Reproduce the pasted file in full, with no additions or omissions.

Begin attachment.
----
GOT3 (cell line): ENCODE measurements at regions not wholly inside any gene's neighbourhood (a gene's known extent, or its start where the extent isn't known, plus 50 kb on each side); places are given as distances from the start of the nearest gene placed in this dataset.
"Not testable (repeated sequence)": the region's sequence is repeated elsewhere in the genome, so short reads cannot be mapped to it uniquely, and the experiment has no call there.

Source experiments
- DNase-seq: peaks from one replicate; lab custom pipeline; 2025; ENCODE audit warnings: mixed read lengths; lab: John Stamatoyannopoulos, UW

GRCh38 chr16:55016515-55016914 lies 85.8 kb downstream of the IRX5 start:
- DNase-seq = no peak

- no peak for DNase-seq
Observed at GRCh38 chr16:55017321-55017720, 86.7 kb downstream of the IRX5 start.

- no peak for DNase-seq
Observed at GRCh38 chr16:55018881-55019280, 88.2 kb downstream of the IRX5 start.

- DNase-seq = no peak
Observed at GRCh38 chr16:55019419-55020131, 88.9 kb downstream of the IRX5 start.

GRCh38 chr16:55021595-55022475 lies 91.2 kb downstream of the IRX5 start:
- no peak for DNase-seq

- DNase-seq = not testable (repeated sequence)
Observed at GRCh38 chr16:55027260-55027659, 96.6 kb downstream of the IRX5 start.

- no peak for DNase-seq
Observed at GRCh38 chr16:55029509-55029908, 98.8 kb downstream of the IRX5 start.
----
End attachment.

GOT3 (cell line): ENCODE measurements at regions not wholly inside any gene's neighbourhood (a gene's known extent, or its start where the extent isn't known, plus 50 kb on each side); places are given as distances from the start of the nearest gene placed in this dataset.
"Not testable (repeated sequence)": the region's sequence is repeated elsewhere in the genome, so short reads cannot be mapped to it uniquely, and the experiment has no call there.

Source experiments
- DNase-seq: peaks from one replicate; lab custom pipeline; 2025; ENCODE audit warnings: mixed read lengths; lab: John Stamatoyannopoulos, UW

GRCh38 chr16:55016515-55016914 lies 85.8 kb downstream of the IRX5 start:
- DNase-seq = no peak

- no peak for DNase-seq
Observed at GRCh38 chr16:55017321-55017720, 86.7 kb downstream of the IRX5 start.

- no peak for DNase-seq
Observed at GRCh38 chr16:55018881-55019280, 88.2 kb downstream of the IRX5 start.

- DNase-seq = no peak
Observed at GRCh38 chr16:55019419-55020131, 88.9 kb downstream of the IRX5 start.

GRCh38 chr16:55021595-55022475 lies 91.2 kb downstream of the IRX5 start:
- no peak for DNase-seq

- DNase-seq = not testable (repeated sequence)
Observed at GRCh38 chr16:55027260-55027659, 96.6 kb downstream of the IRX5 start.

- no peak for DNase-seq
Observed at GRCh38 chr16:55029509-55029908, 98.8 kb downstream of the IRX5 start.